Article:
Antidepressants are prescribed using a trial-and-error approach. Experts hope that artificial intelligence can change this.
Artificial intelligence (AI) can help psychiatrists predict whether antidepressants will be effective, which could save patients time and improve their psychiatric care, according to a new study.
Although antidepressants may be prescribed to treat moderate to severe depression, healthcare providers should wait six to eight weeks to see if there is improvement and adjust treatment if there is not.
Using artificial intelligence, researchers at Amsterdam University Medical Center (Amsterdam UMC) and Radboud University Medical Center in the Netherlands have found a way to reduce this delay.
They focused on sertraline, also known by the brand name Zoloft, which is one of the most prescribed first-line treatments for depression.
“For half of them it works, for the other half it doesn’t. It means that many weeks are wasted, and with the accumulation and with withdrawals, the cycles as we call them, can take up to six months,” he told Euronews Maarten Poirot, PhD student at UMC Amsterdam and first author of the study.
The team brought together different data, including MRI predictors, such as hippocampal volume and blood flow, and clinical information, and developed an algorithm for this.
“We found that integrating all this information can lead to a clinically valuable model for predicting outcome at eight weeks,” Poirot said.
“The good thing is that the study is very informative and contributes to the critical need to develop accurate machine learning (ML) methods that can guide treatment decisions. This is a critical need especially among patients with mental illnesses,” Dr. Soroush Saghafian, an associate professor at Harvard University who was not involved in the study, told Euronews.
Depressive disorder is estimated to affect around 6% of the EU population and is a leading cause of disability worldwide. World Health Organization (WHO).
“Artificial intelligence is fundamental”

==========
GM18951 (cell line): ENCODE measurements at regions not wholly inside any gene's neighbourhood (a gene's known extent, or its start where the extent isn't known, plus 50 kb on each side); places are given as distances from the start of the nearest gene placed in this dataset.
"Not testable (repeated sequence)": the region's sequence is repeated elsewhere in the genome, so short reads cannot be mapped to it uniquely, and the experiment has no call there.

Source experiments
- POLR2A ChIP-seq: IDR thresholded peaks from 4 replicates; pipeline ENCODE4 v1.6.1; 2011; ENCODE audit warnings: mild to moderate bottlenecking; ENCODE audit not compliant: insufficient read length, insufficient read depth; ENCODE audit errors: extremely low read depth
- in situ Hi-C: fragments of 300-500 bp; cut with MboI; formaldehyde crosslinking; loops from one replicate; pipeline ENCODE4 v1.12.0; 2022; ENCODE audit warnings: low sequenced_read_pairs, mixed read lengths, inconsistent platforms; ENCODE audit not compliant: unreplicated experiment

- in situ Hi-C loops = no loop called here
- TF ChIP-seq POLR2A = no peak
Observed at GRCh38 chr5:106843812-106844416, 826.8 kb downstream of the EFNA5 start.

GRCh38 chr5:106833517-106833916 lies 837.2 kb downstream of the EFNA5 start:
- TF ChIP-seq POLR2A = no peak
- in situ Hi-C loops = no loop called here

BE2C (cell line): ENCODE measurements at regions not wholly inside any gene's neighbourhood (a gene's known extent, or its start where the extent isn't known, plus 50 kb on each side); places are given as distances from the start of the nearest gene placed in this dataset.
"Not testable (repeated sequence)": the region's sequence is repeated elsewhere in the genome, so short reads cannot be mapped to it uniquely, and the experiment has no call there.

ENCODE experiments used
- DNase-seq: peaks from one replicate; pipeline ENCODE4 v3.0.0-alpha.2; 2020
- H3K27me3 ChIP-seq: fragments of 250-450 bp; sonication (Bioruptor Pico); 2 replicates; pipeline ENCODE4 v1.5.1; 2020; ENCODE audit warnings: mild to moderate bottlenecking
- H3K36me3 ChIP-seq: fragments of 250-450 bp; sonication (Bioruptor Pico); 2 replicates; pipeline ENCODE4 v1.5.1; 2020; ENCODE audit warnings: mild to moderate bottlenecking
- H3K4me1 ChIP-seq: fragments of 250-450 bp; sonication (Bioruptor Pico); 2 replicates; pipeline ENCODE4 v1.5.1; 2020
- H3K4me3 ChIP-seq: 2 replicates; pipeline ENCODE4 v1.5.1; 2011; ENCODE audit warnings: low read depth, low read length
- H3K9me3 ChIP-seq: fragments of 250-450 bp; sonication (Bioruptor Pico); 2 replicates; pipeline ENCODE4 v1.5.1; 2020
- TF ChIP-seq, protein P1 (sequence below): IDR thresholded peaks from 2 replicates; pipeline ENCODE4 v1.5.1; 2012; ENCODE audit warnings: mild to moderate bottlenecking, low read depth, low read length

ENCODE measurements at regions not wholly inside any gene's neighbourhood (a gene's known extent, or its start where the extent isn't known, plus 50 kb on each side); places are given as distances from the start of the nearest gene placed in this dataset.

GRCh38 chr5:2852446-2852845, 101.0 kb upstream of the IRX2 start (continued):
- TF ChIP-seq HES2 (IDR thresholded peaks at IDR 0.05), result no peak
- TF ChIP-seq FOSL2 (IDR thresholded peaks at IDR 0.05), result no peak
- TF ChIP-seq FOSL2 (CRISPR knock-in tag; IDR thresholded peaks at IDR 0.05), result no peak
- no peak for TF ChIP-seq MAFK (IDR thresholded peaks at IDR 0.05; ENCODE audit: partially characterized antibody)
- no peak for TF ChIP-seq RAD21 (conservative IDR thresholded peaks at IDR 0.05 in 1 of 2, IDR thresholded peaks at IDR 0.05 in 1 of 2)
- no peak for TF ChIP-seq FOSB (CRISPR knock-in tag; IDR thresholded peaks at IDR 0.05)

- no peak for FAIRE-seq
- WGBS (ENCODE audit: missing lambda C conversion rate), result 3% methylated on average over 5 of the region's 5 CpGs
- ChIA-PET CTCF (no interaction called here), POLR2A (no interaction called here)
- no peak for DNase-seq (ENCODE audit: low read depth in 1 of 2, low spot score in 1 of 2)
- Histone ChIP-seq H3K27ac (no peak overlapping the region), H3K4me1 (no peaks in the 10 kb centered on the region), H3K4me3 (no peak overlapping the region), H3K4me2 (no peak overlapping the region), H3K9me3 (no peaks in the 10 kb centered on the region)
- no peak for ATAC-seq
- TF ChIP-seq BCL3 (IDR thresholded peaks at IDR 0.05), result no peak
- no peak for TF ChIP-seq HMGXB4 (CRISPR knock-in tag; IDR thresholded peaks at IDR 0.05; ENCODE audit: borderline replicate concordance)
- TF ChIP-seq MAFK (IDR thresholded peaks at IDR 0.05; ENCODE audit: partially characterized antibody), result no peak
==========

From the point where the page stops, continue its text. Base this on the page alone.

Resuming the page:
The study, which involved 229 patients aged between 18 and 65, was published in the American Journal of Psychiatry.
“AI is critical as our work is on the border between radiology and psychiatry and until recently, all work in the radiology department was done by people literally looking at images,” Poirot said.
“With the amount of data we acquire and its complexity, this simply wouldn’t work anymore. Also, the patterns can be very subtle and very complex,” she added.
According to Saghafian, the combination of MRI data with clinical parameters is another strength of the study.
“In recent years, many AI and ML algorithms are trained on multimodal data, thanks to the availability of such data, and this has enabled higher levels of prediction accuracy to be achieved,” he said.
According to the researchers, the developed model was able to predict whether the treatment would work in just one week.
“The algorithm suggested that blood flow in the anterior cingulate cortex, the area of the brain involved in emotion regulation, would be predictive of the drug’s effectiveness,” Eric Ruhé, a psychiatrist at Radboud University Medical Center, said in a statement.
“And at the second measurement, one week after onset, symptom severity was further found to be predictive,” he added.
One limitation of the study is that the data has not been externally validated, but the researchers hope to run a clinical trial with unused data to train the algorithm.
“If we could also show the same kind of performance on this external validation, that would further strengthen the confidence we could have in such an algorithm,” Poirot said.
For Saghafian, “the accuracy of reported predictions is relatively low, calling into question the suitability for actual clinical implementation.”
Another limitation of the study is that it focuses on a single antidepressant.
“In reality, patients often undergo a combination of treatments and therefore, to further ensure suitability for implementation in clinical practice, it may be necessary to develop AI and machine learning methods capable of taking into account a combination of treatments and allow us to predict counterfactual outcomes,” explains Saghafian. she said.